The idea is not to have it accross multiple backends and having it in sync with the tables in the database. This is not the point.
My problem is that I have seen many performance critical applications sending just a few complex queries to the server. The problem is: If you have many queries where the relation "time planner"/"time executor" is very high (eg. complex joins with just one value as the result).
These applications stay the same for a long time (maybe even years) and so there is no need to worry about new tables and so forth - maybe there is not even a need to worry about new data. In these cases we could speed up the database significantly just by avoiding the use of the planner:

An example:
I have a join across 10 tables + 2 subselects across 4 tables
on the machine I use for testing:
planner: 12 seconds
executor: 1 second

The application will stay the same forever.
I could be 10 times faster if there was a way to load the execution plan into the backend.
There is no way to use a persistent connection (many clients on different machines, dynamic IPs, etc. ...)
There is no way to have an "invalid" execution plan because there are no changes (new tables etc.) in the database.

Also: If people execute a prepared query and it fails they will know why - queries will fail if people drop a table even if these queries are not prepared.
A new feature like the one we are discussing might be used rarely but if people use it they will benefit A LOT.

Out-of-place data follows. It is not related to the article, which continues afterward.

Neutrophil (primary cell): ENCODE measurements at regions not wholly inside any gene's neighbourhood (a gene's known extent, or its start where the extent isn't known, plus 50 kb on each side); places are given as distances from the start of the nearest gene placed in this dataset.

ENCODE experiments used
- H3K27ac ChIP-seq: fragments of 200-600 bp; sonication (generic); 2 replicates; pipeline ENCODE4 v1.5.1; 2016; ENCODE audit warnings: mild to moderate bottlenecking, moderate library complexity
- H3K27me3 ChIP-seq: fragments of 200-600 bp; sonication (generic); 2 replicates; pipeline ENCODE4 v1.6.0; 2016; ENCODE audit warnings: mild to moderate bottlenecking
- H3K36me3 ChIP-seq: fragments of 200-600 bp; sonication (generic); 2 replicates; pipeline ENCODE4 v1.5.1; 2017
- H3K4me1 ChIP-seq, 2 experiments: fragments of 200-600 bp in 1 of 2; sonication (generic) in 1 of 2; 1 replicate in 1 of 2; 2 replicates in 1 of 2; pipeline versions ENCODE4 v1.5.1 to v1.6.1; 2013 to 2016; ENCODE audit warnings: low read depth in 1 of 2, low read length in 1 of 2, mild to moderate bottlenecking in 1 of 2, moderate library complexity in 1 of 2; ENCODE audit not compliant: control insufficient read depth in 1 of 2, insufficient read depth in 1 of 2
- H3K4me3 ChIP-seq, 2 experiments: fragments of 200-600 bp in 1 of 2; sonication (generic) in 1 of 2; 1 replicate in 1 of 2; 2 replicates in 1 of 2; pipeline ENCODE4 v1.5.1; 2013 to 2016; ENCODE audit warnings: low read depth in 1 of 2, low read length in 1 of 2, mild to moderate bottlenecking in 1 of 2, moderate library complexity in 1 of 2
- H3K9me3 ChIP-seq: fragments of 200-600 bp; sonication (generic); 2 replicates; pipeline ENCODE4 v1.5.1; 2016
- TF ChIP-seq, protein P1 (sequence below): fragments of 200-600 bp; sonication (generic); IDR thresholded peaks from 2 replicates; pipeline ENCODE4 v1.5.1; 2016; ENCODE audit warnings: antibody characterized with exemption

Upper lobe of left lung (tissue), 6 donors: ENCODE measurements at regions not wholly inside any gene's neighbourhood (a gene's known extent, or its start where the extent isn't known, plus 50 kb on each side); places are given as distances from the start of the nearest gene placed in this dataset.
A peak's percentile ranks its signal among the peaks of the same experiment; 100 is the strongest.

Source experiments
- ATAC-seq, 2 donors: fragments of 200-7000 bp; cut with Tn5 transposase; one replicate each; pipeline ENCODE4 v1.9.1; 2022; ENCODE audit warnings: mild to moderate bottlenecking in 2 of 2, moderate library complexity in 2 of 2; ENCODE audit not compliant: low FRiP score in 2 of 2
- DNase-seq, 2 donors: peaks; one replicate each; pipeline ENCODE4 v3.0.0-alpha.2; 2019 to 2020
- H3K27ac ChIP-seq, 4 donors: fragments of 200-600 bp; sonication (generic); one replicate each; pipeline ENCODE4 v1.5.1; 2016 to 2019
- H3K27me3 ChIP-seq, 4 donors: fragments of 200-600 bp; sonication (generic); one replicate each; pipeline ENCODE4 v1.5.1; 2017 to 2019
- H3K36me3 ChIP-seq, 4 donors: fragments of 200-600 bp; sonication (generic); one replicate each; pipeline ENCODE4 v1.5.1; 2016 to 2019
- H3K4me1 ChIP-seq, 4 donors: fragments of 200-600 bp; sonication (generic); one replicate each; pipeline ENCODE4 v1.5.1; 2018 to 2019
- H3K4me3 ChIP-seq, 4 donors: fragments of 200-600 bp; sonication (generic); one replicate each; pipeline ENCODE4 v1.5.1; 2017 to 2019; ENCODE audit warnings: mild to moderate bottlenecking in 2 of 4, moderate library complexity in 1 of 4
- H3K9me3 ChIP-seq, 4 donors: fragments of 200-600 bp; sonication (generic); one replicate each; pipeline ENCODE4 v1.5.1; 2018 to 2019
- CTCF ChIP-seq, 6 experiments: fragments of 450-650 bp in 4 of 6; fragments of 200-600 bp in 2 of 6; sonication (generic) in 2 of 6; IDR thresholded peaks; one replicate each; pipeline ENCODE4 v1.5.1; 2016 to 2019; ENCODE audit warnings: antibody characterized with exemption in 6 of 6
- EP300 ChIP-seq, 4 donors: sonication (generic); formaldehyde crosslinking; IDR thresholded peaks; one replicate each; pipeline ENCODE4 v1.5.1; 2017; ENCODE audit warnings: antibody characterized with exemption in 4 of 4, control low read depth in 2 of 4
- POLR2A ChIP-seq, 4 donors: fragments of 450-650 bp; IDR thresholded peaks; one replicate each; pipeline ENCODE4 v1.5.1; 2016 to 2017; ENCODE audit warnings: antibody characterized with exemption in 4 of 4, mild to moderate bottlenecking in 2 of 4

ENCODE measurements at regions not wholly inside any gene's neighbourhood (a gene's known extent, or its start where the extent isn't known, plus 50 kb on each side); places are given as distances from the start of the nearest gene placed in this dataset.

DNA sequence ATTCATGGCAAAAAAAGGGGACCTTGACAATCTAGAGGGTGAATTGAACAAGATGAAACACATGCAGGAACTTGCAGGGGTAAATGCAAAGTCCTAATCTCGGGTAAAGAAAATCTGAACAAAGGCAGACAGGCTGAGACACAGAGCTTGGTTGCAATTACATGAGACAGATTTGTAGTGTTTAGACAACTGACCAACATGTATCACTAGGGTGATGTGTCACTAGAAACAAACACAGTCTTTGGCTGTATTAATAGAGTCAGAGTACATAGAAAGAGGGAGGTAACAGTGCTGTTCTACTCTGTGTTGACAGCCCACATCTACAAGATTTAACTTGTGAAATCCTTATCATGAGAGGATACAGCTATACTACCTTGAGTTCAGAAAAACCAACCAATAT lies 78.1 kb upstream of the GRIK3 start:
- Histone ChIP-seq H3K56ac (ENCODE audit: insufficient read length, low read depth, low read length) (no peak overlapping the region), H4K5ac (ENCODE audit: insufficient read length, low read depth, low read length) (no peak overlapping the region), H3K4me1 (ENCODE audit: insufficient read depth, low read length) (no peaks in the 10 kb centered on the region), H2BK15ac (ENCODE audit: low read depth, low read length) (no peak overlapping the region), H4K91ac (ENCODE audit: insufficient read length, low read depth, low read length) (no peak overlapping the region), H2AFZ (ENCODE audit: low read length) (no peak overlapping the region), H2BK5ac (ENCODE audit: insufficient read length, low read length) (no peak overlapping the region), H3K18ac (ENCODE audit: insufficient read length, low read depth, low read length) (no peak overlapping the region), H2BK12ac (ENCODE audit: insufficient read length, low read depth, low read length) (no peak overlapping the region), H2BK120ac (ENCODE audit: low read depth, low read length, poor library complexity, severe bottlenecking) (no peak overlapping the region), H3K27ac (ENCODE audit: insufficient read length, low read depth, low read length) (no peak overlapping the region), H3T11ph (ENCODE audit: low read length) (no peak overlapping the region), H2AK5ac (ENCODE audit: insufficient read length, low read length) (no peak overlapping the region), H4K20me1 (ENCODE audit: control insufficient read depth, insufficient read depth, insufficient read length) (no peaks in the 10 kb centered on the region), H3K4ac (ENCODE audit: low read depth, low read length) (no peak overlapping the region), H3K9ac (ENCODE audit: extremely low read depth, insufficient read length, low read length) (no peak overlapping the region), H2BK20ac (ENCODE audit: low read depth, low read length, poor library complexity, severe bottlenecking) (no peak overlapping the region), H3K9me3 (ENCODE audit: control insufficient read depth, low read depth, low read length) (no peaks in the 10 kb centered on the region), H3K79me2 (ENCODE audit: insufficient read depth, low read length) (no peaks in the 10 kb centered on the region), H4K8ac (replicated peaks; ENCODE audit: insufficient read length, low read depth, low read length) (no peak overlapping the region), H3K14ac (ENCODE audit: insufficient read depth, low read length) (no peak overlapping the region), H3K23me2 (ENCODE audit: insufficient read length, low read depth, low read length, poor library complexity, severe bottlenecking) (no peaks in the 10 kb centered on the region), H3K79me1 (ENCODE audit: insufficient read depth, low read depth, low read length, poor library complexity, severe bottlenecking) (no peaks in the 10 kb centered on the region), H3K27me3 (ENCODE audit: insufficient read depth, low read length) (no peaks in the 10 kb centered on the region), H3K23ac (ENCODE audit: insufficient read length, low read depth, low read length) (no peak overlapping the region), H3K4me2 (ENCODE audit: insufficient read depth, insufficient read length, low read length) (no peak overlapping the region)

If we had a simple ASCII interface to load the stuff into the planner people could save MANY cycles.
When talking about tuning it is nice to gain 10% or even 20% but in many cases it does not solve a problem - if a problem can be reduced by 90% it is a REAL gain.
Gaining 10% can be done by tweaking the database a little - gaining 1000% cannot be done so it might be worth thinking about it even it the feature is only used by 20% of those users out there. 20% of all postgres users is most likely more than 15.000 people.

Again; it is not supposed to be a every-day solution. It is a solution for applications staying the same for a very long time.


Tom Lane wrote:

=?ISO-8859-1?Q?Hans-J=FCrgen_Sch=F6nig?= <[EMAIL PROTECTED]> writes:

I wonder if there is a way to store a parsed/rewritten/planned query in a table so that it can be loaded again.

The original version of the PREPARE patch used a shared-across-backends
cache for PREPAREd statements. We rejected that for a number of
reasons, one being the increased difficulty of keeping such a cache up
to date. I think actually storing the plans on disk would have all the
same problems, but worse.

regards, tom lane

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